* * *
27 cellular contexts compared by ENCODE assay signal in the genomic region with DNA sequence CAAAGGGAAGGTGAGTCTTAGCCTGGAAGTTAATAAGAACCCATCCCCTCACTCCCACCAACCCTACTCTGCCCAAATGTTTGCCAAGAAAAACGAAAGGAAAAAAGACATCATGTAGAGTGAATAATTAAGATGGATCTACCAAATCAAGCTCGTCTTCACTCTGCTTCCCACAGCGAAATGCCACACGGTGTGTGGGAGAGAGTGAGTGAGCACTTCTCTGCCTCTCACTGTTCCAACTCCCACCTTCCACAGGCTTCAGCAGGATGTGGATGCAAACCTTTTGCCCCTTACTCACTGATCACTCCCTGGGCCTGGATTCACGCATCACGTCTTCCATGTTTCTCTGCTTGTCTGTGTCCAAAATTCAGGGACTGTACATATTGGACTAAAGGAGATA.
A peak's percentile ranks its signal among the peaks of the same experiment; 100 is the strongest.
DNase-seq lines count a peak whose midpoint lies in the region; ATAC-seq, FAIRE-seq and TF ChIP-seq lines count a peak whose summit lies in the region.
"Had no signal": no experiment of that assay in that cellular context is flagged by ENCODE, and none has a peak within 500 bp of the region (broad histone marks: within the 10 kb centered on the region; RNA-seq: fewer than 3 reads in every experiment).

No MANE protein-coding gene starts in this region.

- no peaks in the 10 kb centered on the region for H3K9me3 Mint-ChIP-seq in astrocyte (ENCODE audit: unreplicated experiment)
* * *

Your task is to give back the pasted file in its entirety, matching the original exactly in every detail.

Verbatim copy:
27 cellular contexts compared by ENCODE assay signal in the genomic region with DNA sequence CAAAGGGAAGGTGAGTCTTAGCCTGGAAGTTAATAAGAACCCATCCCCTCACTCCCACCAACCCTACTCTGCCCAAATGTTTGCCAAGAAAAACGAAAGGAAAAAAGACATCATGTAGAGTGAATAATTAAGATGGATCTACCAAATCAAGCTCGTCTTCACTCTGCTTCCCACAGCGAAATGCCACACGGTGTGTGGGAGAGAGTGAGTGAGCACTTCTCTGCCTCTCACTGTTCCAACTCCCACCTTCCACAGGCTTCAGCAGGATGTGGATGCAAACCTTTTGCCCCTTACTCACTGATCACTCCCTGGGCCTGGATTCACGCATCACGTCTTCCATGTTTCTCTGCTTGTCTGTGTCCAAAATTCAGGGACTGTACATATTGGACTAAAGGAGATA.
A peak's percentile ranks its signal among the peaks of the same experiment; 100 is the strongest.
DNase-seq lines count a peak whose midpoint lies in the region; ATAC-seq, FAIRE-seq and TF ChIP-seq lines count a peak whose summit lies in the region.
"Had no signal": no experiment of that assay in that cellular context is flagged by ENCODE, and none has a peak within 500 bp of the region (broad histone marks: within the 10 kb centered on the region; RNA-seq: fewer than 3 reads in every experiment).

No MANE protein-coding gene starts in this region.

- no peaks in the 10 kb centered on the region for H3K9me3 Mint-ChIP-seq in astrocyte (ENCODE audit: unreplicated experiment)